Periodontitis 2017-04-26T12:21:23+00:00

Periodontitis

Periodontitis (Advanced Gum Disease) literally means inflammation of the tissues that hold the tooth in its socket. If left untreated it can result in the destruction of the tooth attachment as well as the destruction of the bone itself.

How can I tell if I have gum disease?

Healthy gums are pale pink and firm. If yours are red and swollen, you may have gum disease or gingivitis. One of the commonest signs is blood on the toothbrush after brushing and often there is bad breath (halitosis) as well. You may notice that your gums bleed when flossing. Read More >>

What’s the cause?

The accumulation of a surface film of dental plaque (a sticky layers of germs) starts the inflammatory process. Inflammation develops and penetrates the soft gum tissues and cause your immune system to respond. This response may cause damage to the tissues supporting the tooth.

If left untreated this gradually progresses resulting the destruction of the tooth attachment and the bone around your teeth (periodontitis). This causes the affected teeth to become loose and in some cases move.

The depth of the space between the neck of the tooth (where the tooth meets the gum) and the gum indicates if you have a gum problem or not. These spaces are known as ‘pockets’. Healthy gums have small pocket measurements (0-3mm), but in gum disease these pockets can be very deep( 5-10mm or more) and means that special gum treatment is needed. The measurements taken by your dentist or hygienist indicate how severe any existing gum problems are.

Who is affected?

Periodontitis and gingivitis can affect anyone at any age. The milder form, gingivitis, is more common. Gingivitis causes bleeding gums but if left untreated may progress to periodonititis.

What can be done about this?

Gingivitis can be treated by visiting a dentist or hygienist who will clean your teeth professionally and advise you on how to improve your tooth cleaning at home. You may be unaware that there is a problem, as gingivitis can be painless during the early stages of the disease.

Basic periodontal treatment involves cleaning out the deposits of plaque and hardened plaque (tartar) from above and below the gums. The treatment is usually done by cleaning the affected areas, sometimes after making them numb with anaesthetic. In most cases the gum problems resolve after this type of treatment when accompanied by an effective oral hygiene routine at home.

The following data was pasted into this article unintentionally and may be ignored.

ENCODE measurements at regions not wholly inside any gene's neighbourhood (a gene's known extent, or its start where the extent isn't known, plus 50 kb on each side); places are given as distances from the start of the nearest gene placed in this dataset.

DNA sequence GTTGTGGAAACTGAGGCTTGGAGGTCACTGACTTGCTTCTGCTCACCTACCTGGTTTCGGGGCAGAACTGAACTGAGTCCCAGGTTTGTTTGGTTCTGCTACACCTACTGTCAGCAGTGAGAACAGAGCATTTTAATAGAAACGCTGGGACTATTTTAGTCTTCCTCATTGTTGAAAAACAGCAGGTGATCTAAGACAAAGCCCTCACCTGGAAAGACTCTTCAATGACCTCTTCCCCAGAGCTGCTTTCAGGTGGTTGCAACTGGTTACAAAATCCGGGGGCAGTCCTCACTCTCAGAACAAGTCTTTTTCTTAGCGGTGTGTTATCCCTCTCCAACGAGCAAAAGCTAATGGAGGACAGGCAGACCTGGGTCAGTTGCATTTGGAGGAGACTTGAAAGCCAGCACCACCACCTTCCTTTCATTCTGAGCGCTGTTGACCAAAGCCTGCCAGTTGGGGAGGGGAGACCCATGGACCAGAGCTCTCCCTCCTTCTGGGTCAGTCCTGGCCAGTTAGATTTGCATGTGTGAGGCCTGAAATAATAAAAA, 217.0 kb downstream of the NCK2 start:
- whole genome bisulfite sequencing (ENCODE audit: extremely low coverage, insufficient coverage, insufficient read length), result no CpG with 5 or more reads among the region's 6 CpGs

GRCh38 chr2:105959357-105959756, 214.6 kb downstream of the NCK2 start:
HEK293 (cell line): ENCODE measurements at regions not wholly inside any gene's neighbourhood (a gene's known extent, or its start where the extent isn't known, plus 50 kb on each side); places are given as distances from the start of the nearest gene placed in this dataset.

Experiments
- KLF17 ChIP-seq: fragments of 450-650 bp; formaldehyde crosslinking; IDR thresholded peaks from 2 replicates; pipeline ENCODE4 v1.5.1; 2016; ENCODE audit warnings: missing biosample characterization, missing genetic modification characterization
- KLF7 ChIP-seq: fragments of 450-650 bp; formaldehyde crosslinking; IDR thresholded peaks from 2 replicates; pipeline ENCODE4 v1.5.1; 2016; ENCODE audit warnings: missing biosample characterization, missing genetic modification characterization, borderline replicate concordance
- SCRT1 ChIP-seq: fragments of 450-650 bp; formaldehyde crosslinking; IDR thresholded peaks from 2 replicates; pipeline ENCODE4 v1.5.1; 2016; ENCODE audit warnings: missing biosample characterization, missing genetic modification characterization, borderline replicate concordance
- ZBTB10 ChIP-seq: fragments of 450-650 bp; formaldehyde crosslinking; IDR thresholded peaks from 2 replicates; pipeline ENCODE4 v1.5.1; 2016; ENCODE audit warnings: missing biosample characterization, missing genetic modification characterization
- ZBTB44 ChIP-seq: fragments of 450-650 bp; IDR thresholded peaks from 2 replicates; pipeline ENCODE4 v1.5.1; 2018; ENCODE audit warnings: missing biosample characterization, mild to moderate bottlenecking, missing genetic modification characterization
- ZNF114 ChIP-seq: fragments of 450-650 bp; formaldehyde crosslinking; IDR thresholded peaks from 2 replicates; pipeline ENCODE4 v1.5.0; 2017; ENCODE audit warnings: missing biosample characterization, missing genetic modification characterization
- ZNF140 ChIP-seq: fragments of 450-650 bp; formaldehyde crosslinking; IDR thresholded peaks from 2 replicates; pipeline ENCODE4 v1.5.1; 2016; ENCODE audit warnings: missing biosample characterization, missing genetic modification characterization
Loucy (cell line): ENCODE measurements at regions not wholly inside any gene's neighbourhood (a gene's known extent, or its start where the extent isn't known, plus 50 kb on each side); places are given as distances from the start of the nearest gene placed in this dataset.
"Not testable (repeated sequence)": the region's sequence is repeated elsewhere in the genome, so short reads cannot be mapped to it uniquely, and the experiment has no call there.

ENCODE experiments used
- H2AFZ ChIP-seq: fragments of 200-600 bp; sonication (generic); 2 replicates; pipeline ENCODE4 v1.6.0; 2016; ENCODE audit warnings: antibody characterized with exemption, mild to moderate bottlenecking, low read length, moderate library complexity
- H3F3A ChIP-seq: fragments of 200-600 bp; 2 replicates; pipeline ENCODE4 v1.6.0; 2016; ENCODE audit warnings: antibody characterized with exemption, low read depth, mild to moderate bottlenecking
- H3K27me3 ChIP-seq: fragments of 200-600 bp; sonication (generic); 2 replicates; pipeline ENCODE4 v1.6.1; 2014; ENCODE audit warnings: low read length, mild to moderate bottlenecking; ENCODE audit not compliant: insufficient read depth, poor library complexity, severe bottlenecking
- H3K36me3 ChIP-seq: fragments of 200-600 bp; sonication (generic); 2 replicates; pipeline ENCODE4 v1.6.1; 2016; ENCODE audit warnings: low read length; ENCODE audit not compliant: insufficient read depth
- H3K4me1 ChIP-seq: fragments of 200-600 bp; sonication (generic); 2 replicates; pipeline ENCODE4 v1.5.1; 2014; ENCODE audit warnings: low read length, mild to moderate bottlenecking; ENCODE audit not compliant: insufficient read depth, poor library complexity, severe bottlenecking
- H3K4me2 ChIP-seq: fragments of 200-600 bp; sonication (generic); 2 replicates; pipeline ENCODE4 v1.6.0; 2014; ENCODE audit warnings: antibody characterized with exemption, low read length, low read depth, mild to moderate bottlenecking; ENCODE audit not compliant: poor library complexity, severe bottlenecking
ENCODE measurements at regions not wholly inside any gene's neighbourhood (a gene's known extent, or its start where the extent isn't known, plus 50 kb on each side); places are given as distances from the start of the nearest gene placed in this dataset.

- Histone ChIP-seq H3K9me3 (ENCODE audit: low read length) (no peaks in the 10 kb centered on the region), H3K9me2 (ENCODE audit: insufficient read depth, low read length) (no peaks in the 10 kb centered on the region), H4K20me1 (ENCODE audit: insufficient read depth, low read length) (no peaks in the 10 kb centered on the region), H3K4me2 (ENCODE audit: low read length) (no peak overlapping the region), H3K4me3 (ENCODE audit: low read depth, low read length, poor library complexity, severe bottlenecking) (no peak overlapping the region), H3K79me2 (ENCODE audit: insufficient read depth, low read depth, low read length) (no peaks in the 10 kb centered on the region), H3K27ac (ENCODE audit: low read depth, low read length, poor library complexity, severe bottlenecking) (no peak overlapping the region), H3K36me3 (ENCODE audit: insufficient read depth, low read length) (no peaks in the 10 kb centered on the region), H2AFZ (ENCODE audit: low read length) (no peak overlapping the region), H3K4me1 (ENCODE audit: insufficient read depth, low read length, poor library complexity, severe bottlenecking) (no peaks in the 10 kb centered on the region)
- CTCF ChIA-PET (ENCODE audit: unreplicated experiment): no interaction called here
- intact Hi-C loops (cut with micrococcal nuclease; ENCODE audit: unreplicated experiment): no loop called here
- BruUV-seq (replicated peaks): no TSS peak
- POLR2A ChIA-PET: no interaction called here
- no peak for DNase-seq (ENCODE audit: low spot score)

Gum problems are also made worse by smoking and your dental professional may encourage you to stop.

When is basic treatment not enough?

Sometimes basic treatment is not successful at getting the gum disease under control. This is because the pockets in severe periodontitis are so deep that it is not possible to fully clean the roots without actually looking at them. Your dentist may recommend gum surgery. This treatment involves pushing the gums away from the teeth so that the roots can be seen. It is only by doing this that the dentist can be sure that the roots are clean

Gum disease and gum surgery

Two types of gum surgery are available:

  • Surgery to clean the roots of the teeth – root planning
  • Surgery to replace the lost bone and soft tissues as well as clean the roots of the teeth

Who may need gum surgery?

  • Patients who have stubborn deep periodontal pockets and gum disease
  • Patients who have short teeth which need crowns. The teeth can be made longer with surgery so that crowns can be fitted
  • Patients who have a high lip line, show a lot of gum and need their smile improved

Who should do the gum surgery?

A Registered Specialist in gum diseases and treatment.

Preventing gum disease

Visiting your dentist or hygienist for advice on brushing and flossing techniques and the use of special brushes, together with regular cleaning and dental appointments will help to keep your gums healthy. Maintaining good oral hygiene helps to prevent gum conditions from worsening.

“In the Most cases the gum problem resolve after this type of treatment”

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